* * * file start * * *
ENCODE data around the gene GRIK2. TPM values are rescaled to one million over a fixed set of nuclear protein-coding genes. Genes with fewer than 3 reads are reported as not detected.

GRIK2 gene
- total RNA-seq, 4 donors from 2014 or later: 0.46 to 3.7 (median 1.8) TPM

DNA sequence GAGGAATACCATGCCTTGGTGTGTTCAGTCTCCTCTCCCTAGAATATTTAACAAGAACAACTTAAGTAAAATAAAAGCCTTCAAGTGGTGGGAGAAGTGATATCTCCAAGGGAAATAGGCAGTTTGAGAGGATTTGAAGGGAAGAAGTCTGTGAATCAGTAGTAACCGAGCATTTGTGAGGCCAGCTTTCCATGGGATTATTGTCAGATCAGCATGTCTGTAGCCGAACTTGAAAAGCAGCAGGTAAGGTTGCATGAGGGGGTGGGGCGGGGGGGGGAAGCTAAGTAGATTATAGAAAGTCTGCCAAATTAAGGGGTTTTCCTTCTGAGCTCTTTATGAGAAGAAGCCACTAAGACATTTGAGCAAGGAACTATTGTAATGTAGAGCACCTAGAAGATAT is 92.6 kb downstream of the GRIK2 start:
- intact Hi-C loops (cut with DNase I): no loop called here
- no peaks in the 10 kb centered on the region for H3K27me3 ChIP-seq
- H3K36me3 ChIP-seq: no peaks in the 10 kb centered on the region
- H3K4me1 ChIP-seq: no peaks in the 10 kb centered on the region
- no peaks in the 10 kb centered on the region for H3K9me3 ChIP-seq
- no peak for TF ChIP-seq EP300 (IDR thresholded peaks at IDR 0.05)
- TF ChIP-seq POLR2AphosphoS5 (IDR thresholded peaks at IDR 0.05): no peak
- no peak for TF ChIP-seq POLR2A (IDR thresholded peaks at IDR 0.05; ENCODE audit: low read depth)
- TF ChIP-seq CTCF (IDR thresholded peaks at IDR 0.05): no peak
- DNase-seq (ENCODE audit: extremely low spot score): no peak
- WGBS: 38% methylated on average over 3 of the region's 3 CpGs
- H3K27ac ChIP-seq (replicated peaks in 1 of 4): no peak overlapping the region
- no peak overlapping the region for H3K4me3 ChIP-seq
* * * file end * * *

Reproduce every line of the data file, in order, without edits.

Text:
ENCODE data around the gene GRIK2. TPM values are rescaled to one million over a fixed set of nuclear protein-coding genes. Genes with fewer than 3 reads are reported as not detected.

GRIK2 gene
- total RNA-seq, 4 donors from 2014 or later: 0.46 to 3.7 (median 1.8) TPM

DNA sequence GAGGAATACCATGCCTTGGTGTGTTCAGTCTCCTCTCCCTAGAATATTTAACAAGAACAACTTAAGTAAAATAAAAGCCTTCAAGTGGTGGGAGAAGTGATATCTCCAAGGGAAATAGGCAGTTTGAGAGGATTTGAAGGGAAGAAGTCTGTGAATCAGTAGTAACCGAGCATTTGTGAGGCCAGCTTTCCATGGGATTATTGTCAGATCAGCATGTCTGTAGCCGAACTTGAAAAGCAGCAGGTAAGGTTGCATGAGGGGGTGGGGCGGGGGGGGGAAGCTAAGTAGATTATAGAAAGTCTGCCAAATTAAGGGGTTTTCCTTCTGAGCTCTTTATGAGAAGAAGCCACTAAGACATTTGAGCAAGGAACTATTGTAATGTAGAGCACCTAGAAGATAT is 92.6 kb downstream of the GRIK2 start:
- intact Hi-C loops (cut with DNase I): no loop called here
- no peaks in the 10 kb centered on the region for H3K27me3 ChIP-seq
- H3K36me3 ChIP-seq: no peaks in the 10 kb centered on the region
- H3K4me1 ChIP-seq: no peaks in the 10 kb centered on the region
- no peaks in the 10 kb centered on the region for H3K9me3 ChIP-seq
- no peak for TF ChIP-seq EP300 (IDR thresholded peaks at IDR 0.05)
- TF ChIP-seq POLR2AphosphoS5 (IDR thresholded peaks at IDR 0.05): no peak
- no peak for TF ChIP-seq POLR2A (IDR thresholded peaks at IDR 0.05; ENCODE audit: low read depth)
- TF ChIP-seq CTCF (IDR thresholded peaks at IDR 0.05): no peak
- DNase-seq (ENCODE audit: extremely low spot score): no peak
- WGBS: 38% methylated on average over 3 of the region's 3 CpGs
- H3K27ac ChIP-seq (replicated peaks in 1 of 4): no peak overlapping the region
- no peak overlapping the region for H3K4me3 ChIP-seq